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“Be willing to do something you never thought you could,” David Lose advises church leaders


mp3 file of the presentation


mp3 file of the presentation

Download the Resource Day slides (in a single pdf file)

The Lutheran Theological Seminary at Philadelphia (LTSP) president spent Ministry Resource Day discussing challenges and opportunities facing congregations in today’s world

Here’s a glimpse of highlights of the September 17 Ministry Resource Day presentations by LTSP President David Lose on “Digital Pluralism and the Death and Resurrection of the Church.”

The first of his two 90-minute lectures focused on “Where have all the people gone?” The second (afternoon) presentation focused on “What do we do now?”

The second annual Ministry Resource Day was free of charge and made possible by cosponsors LTSP, the Philadelphia Theological Institute, the Episcopal Diocese of Pennsylvania, and the Southeastern Pennsylvania Synod of the Evangelical Lutheran Church in America, the seminary’s parent denomination. There were over 180 persons registered for the day.

Lose began by describing a research project he was a part of five or six years ago in which alumni of seminaries from a half-dozen traditions described their understanding of vocation of all the baptized as tied to the principles of their theological understanding. However, people filling their pews did not identify their work (vocation) as a calling of God. By the end of the year the as a whole at “lost confidence in what we were doing.” The result was what he described as a “fruitful vocational crisis…No one knows how we will be called to be faithful over the next 10 years,” Lose said. “In this very room,” he noted, “we are blessed with sufficient grace and experience to find ways to give testimonial” to our faith.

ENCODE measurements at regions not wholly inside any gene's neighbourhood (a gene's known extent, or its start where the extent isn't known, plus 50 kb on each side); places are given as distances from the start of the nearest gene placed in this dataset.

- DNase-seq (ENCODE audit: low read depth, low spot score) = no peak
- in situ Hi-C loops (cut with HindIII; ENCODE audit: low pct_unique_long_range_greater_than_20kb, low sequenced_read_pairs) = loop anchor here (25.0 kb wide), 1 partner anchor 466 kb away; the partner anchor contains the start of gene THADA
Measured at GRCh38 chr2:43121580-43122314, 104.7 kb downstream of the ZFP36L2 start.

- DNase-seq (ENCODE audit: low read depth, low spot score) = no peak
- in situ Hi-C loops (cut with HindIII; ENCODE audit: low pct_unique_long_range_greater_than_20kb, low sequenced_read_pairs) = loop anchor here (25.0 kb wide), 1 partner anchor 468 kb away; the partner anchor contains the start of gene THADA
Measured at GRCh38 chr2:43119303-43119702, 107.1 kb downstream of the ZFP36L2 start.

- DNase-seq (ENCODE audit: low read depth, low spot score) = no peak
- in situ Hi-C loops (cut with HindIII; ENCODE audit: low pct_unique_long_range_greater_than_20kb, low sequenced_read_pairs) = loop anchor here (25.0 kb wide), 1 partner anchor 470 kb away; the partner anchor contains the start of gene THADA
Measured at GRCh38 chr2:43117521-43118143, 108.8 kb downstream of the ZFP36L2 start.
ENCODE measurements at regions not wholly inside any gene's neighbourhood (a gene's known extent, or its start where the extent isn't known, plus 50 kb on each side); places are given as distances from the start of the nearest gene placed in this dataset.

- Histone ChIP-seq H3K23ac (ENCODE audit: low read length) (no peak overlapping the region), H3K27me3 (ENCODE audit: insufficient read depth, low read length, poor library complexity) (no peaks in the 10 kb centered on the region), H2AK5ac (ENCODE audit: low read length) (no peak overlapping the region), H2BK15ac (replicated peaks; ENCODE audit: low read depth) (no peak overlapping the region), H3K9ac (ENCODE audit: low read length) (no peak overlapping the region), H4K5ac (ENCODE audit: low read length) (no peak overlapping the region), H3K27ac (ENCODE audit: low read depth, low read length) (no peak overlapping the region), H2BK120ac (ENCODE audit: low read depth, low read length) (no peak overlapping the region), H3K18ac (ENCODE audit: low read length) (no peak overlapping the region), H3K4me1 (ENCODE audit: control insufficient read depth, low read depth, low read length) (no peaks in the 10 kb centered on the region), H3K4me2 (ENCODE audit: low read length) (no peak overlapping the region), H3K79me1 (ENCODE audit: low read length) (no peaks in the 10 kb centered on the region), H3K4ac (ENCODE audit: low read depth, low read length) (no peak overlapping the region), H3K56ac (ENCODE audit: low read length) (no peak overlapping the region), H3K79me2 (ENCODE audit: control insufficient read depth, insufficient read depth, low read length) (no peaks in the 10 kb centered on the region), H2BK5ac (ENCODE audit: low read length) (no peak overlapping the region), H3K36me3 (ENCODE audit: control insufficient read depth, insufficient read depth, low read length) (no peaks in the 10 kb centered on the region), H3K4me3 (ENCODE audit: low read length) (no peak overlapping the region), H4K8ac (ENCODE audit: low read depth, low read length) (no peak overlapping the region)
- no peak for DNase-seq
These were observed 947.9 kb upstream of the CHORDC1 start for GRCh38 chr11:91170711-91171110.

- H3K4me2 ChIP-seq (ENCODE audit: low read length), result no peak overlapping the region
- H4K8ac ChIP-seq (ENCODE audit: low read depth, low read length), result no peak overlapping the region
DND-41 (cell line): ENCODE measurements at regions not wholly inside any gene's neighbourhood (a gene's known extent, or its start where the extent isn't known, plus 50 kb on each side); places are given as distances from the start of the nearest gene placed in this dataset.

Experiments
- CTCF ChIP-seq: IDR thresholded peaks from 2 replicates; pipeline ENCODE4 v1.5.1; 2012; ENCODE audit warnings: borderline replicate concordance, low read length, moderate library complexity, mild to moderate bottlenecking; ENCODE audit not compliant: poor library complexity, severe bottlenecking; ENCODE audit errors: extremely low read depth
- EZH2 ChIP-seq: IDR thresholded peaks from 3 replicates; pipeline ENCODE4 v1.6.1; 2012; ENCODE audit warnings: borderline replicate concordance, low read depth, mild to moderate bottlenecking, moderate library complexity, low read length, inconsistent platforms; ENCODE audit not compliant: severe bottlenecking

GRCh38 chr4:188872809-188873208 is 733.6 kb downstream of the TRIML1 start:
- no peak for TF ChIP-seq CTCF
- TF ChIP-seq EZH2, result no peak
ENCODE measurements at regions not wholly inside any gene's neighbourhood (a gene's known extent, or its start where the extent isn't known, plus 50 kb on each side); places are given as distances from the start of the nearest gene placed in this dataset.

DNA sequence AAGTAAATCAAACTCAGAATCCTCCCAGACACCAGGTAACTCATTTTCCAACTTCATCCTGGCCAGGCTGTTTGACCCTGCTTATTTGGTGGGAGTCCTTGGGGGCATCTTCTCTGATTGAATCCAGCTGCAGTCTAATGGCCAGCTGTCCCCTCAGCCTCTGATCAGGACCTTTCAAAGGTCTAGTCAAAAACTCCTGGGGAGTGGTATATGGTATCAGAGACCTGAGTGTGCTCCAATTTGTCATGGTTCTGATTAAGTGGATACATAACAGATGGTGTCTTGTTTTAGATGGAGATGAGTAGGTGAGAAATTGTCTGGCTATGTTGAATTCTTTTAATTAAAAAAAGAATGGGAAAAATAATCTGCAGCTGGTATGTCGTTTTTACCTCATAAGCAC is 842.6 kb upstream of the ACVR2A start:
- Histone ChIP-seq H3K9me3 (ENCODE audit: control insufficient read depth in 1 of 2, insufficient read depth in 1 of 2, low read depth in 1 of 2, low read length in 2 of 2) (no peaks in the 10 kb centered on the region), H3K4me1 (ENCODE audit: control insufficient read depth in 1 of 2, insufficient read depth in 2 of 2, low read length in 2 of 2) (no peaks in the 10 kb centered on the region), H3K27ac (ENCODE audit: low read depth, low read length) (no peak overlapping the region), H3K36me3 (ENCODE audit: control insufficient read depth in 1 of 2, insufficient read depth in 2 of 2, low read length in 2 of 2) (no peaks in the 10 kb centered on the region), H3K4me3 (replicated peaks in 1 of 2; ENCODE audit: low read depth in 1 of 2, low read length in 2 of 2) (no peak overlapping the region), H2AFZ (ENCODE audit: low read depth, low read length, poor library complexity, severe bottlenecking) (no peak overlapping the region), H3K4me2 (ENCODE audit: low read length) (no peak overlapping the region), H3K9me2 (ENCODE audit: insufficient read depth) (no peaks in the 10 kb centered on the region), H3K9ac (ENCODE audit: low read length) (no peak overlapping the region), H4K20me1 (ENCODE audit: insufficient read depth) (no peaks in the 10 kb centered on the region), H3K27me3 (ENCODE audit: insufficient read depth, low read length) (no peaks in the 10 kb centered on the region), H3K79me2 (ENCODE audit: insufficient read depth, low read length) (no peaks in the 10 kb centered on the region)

He described an anecdotal experience of former seminary colleague (Luther Seminary) Roland Martinson, who once asked an airline passenger seated next to him about whether he goes to church. The passenger said he did, but that his family had been discussing whether it was worth it. They were overcommitted with challenges at home, work and church, so they held a family council, making a list of all their activities to decide what was worth their time. After 90 minutes of review, the man told Martinson, “The church did not make the cut. We decided we were not getting much out of it.”

All Christian denominations experienced an attendance decline in the first decade of the new century, Lose said, with Lutherans declining slower than anybody. “This decline,” he said, “is not your fault, not a measure of the faithfulness of leaders. Our leaders are no less faithful or hard working than generations before. The whole world has changed in a short time.”

Drawing on illustrations from the world of advertising and marketing, Lose made the point that our perceptions greatly influence what reality is when it comes to purchases we make, and the resulting decisions are frequently NOT based upon price. That leads to the importance of telling authentic stories in a low trust world to have impact.